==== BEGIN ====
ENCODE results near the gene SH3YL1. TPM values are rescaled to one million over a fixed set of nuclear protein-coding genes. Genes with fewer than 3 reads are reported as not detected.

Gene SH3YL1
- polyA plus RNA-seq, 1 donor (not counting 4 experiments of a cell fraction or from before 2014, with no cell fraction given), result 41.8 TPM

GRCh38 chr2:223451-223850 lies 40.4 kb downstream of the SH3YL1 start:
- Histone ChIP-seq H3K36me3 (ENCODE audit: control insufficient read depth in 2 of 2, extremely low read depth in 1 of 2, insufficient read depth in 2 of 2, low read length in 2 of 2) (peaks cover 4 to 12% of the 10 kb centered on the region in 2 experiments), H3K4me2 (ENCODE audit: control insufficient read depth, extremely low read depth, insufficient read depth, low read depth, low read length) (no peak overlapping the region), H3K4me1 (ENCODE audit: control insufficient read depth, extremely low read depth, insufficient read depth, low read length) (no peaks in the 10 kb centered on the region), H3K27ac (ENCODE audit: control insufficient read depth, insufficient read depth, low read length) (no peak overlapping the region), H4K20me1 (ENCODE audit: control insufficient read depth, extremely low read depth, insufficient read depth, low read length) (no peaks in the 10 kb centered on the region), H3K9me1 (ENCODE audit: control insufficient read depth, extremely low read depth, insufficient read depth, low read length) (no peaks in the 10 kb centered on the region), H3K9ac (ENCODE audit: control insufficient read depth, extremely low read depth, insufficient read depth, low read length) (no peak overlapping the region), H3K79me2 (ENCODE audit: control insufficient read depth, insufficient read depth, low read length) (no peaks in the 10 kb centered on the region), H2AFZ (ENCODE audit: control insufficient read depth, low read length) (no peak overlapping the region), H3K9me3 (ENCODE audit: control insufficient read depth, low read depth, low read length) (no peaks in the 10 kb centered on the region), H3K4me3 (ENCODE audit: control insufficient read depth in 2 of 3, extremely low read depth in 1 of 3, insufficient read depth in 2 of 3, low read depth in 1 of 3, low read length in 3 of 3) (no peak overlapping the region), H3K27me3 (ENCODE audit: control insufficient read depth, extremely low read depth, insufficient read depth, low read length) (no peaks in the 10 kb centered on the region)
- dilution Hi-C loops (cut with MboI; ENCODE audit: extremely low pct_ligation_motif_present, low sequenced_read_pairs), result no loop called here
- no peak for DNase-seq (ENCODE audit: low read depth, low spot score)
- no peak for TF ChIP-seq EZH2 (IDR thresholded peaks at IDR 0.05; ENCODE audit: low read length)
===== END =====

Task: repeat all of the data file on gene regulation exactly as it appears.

ENCODE results near the gene SH3YL1. TPM values are rescaled to one million over a fixed set of nuclear protein-coding genes. Genes with fewer than 3 reads are reported as not detected.

Gene SH3YL1
- polyA plus RNA-seq, 1 donor (not counting 4 experiments of a cell fraction or from before 2014, with no cell fraction given), result 41.8 TPM

GRCh38 chr2:223451-223850 lies 40.4 kb downstream of the SH3YL1 start:
- Histone ChIP-seq H3K36me3 (ENCODE audit: control insufficient read depth in 2 of 2, extremely low read depth in 1 of 2, insufficient read depth in 2 of 2, low read length in 2 of 2) (peaks cover 4 to 12% of the 10 kb centered on the region in 2 experiments), H3K4me2 (ENCODE audit: control insufficient read depth, extremely low read depth, insufficient read depth, low read depth, low read length) (no peak overlapping the region), H3K4me1 (ENCODE audit: control insufficient read depth, extremely low read depth, insufficient read depth, low read length) (no peaks in the 10 kb centered on the region), H3K27ac (ENCODE audit: control insufficient read depth, insufficient read depth, low read length) (no peak overlapping the region), H4K20me1 (ENCODE audit: control insufficient read depth, extremely low read depth, insufficient read depth, low read length) (no peaks in the 10 kb centered on the region), H3K9me1 (ENCODE audit: control insufficient read depth, extremely low read depth, insufficient read depth, low read length) (no peaks in the 10 kb centered on the region), H3K9ac (ENCODE audit: control insufficient read depth, extremely low read depth, insufficient read depth, low read length) (no peak overlapping the region), H3K79me2 (ENCODE audit: control insufficient read depth, insufficient read depth, low read length) (no peaks in the 10 kb centered on the region), H2AFZ (ENCODE audit: control insufficient read depth, low read length) (no peak overlapping the region), H3K9me3 (ENCODE audit: control insufficient read depth, low read depth, low read length) (no peaks in the 10 kb centered on the region), H3K4me3 (ENCODE audit: control insufficient read depth in 2 of 3, extremely low read depth in 1 of 3, insufficient read depth in 2 of 3, low read depth in 1 of 3, low read length in 3 of 3) (no peak overlapping the region), H3K27me3 (ENCODE audit: control insufficient read depth, extremely low read depth, insufficient read depth, low read length) (no peaks in the 10 kb centered on the region)
- dilution Hi-C loops (cut with MboI; ENCODE audit: extremely low pct_ligation_motif_present, low sequenced_read_pairs), result no loop called here
- no peak for DNase-seq (ENCODE audit: low read depth, low spot score)
- no peak for TF ChIP-seq EZH2 (IDR thresholded peaks at IDR 0.05; ENCODE audit: low read length)